“It was fabulous,” Kay says. “There were six gay male couples and another lesbian couple. There were lots of people, friends, supporters, photographers. A mass wedding is an interesting thing. Beforehand I thought it was kind of weird to be in a crowd. But it was special with everyone saying their vows together. There was a lot of love there with all these loving couples, it was really great.”
Kay, who has performed numerous gay and straight weddings, chuckles at the mayor’s lack of “cadence” in performing the vows. But they both agreed that it didn’t matter and they praise him for being “out front” on the marriage equality issue.
In fact, the mass wedding had its humorous moments. One participant said, “Without this ring I thee wed.” Another said, “‘til death us do part and then some.”
In November, Illinois became the 16th state to legalize same-sex marriage. “You expect a backlash,” says Barbara, “but it’s disheartening. There has been an astonishing rash of attacks in the last weeks and months. Kudos to the activists on the front lines.”
Says Kay, “The danger I see is gay people becoming complacent. There are still many things for gay people to strive for. The chief concern is how we relate to other disenfranchised people in our society. Do we notice or not notice what is happening to people of color, immigrants, transgender people, and other marginalized people. The situation for gay people in other countries is desperate.”
They want to see the day when same-sex marriage goes national. “Now you travel to the South or a red state, and the marriage is null and void,” Barbara says. “It isn’t recognized federally. It should teleport with us like it does with heteros.”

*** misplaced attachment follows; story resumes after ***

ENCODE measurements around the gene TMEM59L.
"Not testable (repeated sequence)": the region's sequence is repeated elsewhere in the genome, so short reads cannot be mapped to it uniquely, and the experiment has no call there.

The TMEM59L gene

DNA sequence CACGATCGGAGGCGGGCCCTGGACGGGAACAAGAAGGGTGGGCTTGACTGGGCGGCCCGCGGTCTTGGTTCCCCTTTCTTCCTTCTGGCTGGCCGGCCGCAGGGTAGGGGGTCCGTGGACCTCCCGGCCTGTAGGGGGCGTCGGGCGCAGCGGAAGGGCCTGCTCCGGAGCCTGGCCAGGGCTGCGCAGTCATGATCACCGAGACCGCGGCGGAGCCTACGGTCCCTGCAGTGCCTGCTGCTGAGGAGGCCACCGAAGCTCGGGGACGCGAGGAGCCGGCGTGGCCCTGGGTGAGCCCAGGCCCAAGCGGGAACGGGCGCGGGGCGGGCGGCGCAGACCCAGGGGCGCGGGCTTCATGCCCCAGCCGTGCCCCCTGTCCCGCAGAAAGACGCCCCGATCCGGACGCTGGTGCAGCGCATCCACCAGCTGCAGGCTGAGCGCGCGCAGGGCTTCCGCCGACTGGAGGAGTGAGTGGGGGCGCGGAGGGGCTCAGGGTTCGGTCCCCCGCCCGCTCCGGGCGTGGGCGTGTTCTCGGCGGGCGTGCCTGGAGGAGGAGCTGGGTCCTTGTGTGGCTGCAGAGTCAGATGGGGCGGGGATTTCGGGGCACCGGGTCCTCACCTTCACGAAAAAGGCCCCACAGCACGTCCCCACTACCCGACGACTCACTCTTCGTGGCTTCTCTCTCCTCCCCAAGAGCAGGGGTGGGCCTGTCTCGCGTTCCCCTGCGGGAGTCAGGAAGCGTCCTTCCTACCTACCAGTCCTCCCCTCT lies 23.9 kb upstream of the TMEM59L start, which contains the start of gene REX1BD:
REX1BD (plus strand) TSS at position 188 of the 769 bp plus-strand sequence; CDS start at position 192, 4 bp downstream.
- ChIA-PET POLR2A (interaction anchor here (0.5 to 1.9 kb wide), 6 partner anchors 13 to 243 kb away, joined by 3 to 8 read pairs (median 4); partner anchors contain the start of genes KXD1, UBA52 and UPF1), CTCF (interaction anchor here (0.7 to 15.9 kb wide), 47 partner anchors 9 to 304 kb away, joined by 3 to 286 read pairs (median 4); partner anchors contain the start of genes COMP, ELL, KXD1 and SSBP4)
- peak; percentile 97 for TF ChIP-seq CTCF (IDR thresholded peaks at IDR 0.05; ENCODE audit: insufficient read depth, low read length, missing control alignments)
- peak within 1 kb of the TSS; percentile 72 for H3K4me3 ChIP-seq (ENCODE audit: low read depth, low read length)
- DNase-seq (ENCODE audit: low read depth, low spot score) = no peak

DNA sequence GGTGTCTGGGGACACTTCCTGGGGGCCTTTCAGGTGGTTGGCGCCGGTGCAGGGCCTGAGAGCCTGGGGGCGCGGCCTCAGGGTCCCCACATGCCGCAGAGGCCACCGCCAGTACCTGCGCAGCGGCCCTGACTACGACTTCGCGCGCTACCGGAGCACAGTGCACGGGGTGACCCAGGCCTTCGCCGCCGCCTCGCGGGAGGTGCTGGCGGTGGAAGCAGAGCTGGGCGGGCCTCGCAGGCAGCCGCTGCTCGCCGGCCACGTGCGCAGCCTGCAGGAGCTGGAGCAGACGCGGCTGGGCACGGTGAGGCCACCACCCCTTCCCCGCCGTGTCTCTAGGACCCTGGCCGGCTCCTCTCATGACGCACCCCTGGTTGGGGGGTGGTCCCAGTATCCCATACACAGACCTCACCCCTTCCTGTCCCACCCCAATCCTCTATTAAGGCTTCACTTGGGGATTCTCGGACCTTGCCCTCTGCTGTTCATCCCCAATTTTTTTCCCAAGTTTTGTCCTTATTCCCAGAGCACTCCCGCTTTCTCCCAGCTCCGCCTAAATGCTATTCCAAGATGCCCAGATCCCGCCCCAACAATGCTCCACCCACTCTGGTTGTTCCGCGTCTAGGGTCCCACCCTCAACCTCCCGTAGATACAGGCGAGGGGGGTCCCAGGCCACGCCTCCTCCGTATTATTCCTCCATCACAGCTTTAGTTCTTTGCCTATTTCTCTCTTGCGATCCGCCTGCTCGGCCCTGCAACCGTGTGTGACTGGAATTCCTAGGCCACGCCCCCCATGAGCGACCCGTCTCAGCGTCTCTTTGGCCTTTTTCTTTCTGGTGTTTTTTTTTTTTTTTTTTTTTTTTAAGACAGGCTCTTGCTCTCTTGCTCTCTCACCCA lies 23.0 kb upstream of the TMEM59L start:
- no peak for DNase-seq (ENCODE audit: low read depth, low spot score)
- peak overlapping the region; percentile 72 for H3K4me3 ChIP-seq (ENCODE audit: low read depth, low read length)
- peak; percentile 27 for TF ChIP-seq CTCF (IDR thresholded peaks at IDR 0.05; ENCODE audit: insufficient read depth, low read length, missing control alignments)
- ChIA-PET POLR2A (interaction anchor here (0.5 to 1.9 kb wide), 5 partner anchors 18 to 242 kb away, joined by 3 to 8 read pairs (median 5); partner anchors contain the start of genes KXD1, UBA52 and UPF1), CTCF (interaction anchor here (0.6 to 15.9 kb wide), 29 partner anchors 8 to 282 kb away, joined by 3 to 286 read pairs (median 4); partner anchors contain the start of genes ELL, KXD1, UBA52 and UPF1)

Still, both women maintain a positive attitude, drawing strength from a phrase quoted by Dr. King: “The arc of the moral universe is long but it bends toward justice.”
Life in the hood
Kay and Barbara’s home is in a classic Jersey City block in the Heights, with row houses, short driveways, and neat little backyards. “Our pure presence here has shifted attitudes of people,” Barbara says. “We’re ordinary people, working folks with ordinary jobs making a modest living. Our presence here makes our neighbors reckon with the difference of our relationship. They see us together. They see marriage-equality signs in the window. We raise consciousness by being on the block.”
Kay points to an older Italian neighbor who gave them persimmons from his sister-in-law’s tree and Barbara says the Caribbean-Islander family across the street always asks after Kay. “Just by shoveling snow and dealing with blackouts and car problems, we’re ordinary folk,” Barbara says.
Barbara and Kay take advantage of Jersey City’s parks, the arts scene, and many restaurants, including Rita and Joe’s, Hard Grove Café, Fusion, Bright Street Tavern, Brownstone, Rumba Café, Ceviche, Gia Gelato, all the restaurants on the “Indian Strip,” and their favorite—ME Casa.
“We always had eyes for each other,” Barbara says. “We were in Kendall Park, New Jersey, in 1993 at a fundraiser for a candidate running for state senate. The singing group the Righteous Sisters was playing. We were talking and I asked Kay to give me a hug. We were under a dogwood tree, at least we think it was a dogwood. It was a glorious day, Sept. 11.” Kay recalls saying, “I would be happy to give you a hug, it was a long, very long hug. Time stopped. People left and went home. The sun went down, and we were still hugging. Afterwards we were wooing and cooing one another over the phone and with flowers.”
When they first became a couple, Kay says, they decided to try living together for a week or a month to see if it worked out. “We’re both fiercely independent, and we’re still checking it out.” Kay says. “It’s our ritual. We celebrate each year we are together.”
Says Barbara, “I love Kay after many, many years.”
When I visited with them in November 2013, Barbara was sorting through their mementos at the kitchen table, while the family cats, Solomon and Sheba, slalomed around her legs. In the public/private domain that is Kay and Barbara’s life, they expressed hope for “the erosion of the rock of prejudice, ideology, sexism, and religious conservatism,” so that we could “swim in a sea of justice.”
They were still wooing and cooing. Let’s hear it for one more year.—JCM